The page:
Stanford GSB Debuts $345M Knight Management Center

Friday marked the official grand opening of the Knight Management Center at Stanford Graduate School of Business. The new campus bears the name of Nike founder Phil Knight, who donated $105 million for the facility. According to a press release, Stanford GSB administrators hope it will house the “site for the business school for 75 to 100 years.”

Knight, who earned his Stanford MBA in 1962, credits the Stanford GSB with inspiring him to form a company that eventually became Nike Inc. The sportswear and equipment magnate returned to the school last week to help dedicate the eight-building Knight Management Center, reports.

Construction of the new campus came as a result of 2007 changes in the MBA curriculum that called for smaller class sizes, necessitating smaller and more classrooms, The Stanford Daily reports.  The new curriculum includes “more critical analytical thinking, a global experience requirement, more innovative thinking and more personal leadership development,” wrote GSB Dean Garth Saloner in an email to The Daily.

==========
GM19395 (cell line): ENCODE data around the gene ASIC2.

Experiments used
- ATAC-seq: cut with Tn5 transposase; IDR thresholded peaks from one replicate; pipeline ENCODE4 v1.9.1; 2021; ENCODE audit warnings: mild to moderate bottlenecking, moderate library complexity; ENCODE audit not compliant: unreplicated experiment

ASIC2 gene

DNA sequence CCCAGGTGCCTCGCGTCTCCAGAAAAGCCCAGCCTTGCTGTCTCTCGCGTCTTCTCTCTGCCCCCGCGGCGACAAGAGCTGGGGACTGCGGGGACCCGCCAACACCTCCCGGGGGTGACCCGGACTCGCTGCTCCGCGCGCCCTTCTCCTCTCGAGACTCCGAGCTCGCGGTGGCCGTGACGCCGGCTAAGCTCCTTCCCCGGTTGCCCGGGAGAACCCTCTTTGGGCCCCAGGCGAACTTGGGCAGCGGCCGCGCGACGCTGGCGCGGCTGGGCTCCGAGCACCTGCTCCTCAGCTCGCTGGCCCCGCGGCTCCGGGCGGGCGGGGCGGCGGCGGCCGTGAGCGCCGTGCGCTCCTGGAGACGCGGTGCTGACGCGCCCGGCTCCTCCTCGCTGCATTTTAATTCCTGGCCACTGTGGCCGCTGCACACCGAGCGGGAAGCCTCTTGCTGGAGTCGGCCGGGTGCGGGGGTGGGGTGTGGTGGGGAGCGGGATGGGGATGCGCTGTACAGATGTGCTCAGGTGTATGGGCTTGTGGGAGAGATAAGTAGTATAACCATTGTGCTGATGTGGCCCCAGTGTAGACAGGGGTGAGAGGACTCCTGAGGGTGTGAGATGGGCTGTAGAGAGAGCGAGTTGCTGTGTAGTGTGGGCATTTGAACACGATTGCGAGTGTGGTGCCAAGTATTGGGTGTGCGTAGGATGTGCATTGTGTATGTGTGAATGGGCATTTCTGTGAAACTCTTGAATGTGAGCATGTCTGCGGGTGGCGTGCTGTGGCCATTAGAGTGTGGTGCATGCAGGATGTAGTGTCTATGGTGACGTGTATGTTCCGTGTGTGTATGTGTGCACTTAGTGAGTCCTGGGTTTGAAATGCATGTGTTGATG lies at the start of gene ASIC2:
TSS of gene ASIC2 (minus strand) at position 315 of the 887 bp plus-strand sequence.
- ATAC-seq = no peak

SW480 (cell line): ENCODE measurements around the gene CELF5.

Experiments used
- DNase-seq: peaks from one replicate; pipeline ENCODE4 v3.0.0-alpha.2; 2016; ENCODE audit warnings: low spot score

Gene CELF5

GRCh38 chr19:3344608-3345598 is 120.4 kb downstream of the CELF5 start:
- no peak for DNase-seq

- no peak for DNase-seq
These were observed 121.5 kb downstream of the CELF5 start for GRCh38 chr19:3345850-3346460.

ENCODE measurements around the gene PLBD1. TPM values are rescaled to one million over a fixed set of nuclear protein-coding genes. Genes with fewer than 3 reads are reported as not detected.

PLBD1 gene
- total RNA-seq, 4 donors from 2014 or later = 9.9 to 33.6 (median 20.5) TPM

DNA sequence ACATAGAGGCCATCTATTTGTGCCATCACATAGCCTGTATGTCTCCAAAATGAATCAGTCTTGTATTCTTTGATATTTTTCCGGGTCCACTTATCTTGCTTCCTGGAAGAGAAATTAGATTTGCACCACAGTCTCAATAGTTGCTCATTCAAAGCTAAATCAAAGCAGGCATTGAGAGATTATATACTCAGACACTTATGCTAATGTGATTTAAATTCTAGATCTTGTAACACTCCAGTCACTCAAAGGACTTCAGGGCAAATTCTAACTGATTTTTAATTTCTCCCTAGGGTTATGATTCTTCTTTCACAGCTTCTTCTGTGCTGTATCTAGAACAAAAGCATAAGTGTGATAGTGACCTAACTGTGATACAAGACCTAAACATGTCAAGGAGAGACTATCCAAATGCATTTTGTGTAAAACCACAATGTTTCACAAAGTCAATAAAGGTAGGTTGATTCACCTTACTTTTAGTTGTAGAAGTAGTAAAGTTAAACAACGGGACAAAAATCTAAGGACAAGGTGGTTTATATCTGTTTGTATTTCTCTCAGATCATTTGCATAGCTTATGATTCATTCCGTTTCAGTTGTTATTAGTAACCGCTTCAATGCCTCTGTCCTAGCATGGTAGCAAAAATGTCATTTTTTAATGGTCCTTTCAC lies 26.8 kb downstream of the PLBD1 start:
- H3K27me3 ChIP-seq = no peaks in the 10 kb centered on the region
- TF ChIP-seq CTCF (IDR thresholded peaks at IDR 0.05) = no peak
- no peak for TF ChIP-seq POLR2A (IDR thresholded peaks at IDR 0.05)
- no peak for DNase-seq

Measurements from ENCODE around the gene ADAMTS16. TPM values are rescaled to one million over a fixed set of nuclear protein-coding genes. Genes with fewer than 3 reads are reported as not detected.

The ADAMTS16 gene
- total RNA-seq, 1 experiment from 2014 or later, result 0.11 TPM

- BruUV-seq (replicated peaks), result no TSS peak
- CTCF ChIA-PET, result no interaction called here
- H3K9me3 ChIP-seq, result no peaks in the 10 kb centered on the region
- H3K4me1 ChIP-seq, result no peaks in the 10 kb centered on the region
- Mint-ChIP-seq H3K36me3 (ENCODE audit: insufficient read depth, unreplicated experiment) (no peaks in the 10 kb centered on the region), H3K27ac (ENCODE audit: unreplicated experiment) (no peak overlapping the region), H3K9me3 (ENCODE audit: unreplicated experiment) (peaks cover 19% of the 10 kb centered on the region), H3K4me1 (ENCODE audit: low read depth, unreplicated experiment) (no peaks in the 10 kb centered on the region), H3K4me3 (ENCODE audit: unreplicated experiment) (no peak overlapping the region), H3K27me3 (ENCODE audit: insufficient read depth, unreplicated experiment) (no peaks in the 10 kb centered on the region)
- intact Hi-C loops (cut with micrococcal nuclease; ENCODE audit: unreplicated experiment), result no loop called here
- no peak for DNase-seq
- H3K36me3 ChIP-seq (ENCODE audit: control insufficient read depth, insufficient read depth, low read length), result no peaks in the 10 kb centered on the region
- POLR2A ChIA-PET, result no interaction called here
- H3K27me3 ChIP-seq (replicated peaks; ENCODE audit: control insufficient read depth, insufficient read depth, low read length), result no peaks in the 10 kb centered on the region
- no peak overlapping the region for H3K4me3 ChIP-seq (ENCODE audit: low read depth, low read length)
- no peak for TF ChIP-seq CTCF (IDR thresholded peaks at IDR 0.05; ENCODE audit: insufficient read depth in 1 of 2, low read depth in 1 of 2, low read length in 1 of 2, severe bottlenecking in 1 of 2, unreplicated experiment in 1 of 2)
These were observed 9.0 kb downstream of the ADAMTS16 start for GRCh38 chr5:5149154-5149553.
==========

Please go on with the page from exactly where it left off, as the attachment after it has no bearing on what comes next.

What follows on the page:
The new center was also constructed with the goal of earning the United States Green Building Council’s LEED platinum level certification. To qualify for this certification, the facility must consume 45 percent less energy and 80 percent less water than a typical office building, in addition to producing an estimated 12.5 percent of its required energy from photovoltaic cells.

Knight Center Program Director Kathleen Kavanaugh says that green facilities were a priority for educational reasons as well, in hopes that students would carry environmental motivations into their careers.

“The GSB believes that the leaders of business are the people that can make change really happen,” Kavanaugh tells The Daily. “By designing and building this facility with these green aspects in mind, we’re showing that we can design a green facility without compromising on design and functionality.”

Stanford business students interviewed before the dedication ceremony said that Knight’s story has provided inspiration for their own paths.

“Bill Gates and Steve Jobs started two of the world’s most successful companies,” Knight, who rarely speaks in public, told the courtyard packed with students, alumni, faculty and others. “They’re also known as college dropouts. I was the ultimate end of that spectrum. If I had dropped out of college, I’d be a sneaker peddler, not the founder of a company.”


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